A New Jersey appeals court on Wednesday rejected a retaliation suit alleging the Port Authority of New York and New Jersey forced a police inspector into retirement, saying a lack of parallel whistleblower statutes in both New York and New Jersey bars the suit.
The U.S. Department of Homeland Security has urged the Supreme Court not to review a precedential Third Circuit decision that more than two dozen Central American women and children seeking asylum must leave, saying the appeals court correctly found that the families were not unlawfully denied any constitutional rights.
“Real Housewives of New Jersey” star Teresa Giudice and her husband lost their bid to shed a default judgment over a loan dispute involving a family laundry business Wednesday when a state appeals panel affirmed the couple didn’t prove a lower court agreed to adjourn the hearing on the judgment.
In its quest to hinder a proposed class action alleging it secretly charged car renters for an electronic toll-payment service, Avis urged a New Jersey judge Tuesday to nix the testimony of the suing group’s expert in light of a recent Third Circuit class certification ruling.
Seneca Resources Corp. has told the Third Circuit that three environmentally minded groups attempting to intervene in a dispute over a Pennsylvania municipality’s decision to drop an ordinance preventing the company from storing fracking waste underground do not have the right to intervene because they have suffered no actual injury that would involve them in the case.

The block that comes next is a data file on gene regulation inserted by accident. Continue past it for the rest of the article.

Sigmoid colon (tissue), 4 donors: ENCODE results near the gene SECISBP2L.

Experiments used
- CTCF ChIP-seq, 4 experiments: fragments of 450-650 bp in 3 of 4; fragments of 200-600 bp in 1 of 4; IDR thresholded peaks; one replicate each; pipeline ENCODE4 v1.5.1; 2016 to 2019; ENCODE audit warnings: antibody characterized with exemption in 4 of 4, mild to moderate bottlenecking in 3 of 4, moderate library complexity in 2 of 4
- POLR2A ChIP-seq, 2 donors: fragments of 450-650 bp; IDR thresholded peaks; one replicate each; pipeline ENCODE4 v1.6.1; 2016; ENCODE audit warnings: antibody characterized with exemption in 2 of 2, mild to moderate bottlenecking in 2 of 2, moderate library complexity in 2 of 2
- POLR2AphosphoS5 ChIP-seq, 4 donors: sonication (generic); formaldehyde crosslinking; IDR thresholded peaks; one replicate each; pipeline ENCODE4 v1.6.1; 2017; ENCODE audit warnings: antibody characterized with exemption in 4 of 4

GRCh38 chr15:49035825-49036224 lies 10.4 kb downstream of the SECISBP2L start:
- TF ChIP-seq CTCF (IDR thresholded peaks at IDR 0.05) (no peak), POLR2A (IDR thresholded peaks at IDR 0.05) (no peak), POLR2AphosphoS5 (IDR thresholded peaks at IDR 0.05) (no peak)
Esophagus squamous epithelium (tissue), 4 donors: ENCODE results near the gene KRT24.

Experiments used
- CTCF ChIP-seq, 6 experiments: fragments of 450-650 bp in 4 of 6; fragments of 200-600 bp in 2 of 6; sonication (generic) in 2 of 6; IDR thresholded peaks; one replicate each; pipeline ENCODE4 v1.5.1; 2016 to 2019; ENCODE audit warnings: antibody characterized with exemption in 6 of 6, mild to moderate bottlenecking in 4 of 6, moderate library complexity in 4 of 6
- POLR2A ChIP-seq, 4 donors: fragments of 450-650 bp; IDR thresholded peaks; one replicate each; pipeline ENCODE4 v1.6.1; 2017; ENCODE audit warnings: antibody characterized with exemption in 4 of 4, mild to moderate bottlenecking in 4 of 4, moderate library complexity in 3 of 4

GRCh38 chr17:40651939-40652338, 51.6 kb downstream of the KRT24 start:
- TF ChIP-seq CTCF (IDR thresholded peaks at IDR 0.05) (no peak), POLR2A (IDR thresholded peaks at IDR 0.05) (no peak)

Among the U.S. attorneys recently ousted by President Donald Trump, Paul Fishman developed a reputation as New Jersey's chief federal prosecutor for discipline and selectivity in bringing cases, achieving results topped by the career-defining convictions of former public officials over the George Washington Bridge lane closings, attorneys say.
TD Bank has been slapped with a proposed class action in New Jersey federal court alleging the business made SEC filings that didn't disclose how certain revenue growth was spurred by a system that led its employees to break the law at customers' expense in order to meet sales targets.
Foreclosure law firm Zucker Goldberg & Ackerman LLC and its unsecured creditors have jointly filed a proposed Chapter 11 reorganization plan in New Jersey bankruptcy court, about 14 months after creditors objected to an initial plan.
R&R Development is said to be buying the Atlantic Club Casino Hotel in New Jersey and plans to covert it to a water park and restaurants, Block Capital has reportedly dropped $11 million on a pair of Miami buildings, and GFI Capital Resources is said to have bought a Kennedy Airport-area hotel for $60 million.
New Jersey state legislators on Monday unanimously passed legislation cracking down on those who create and recruit for pyramid schemes, filling what advocates claimed was a major gap in the state’s laws.
A New Jersey federal judge on Monday ordered the disclosure of redacted medical records used by experts on behalf of litigants in multidistrict litigation alleging that the blood pressure drug Benicar caused gastrointestinal injuries, rejecting plaintiffs' claims that the experts do not control the records and that producing them would be burdensome.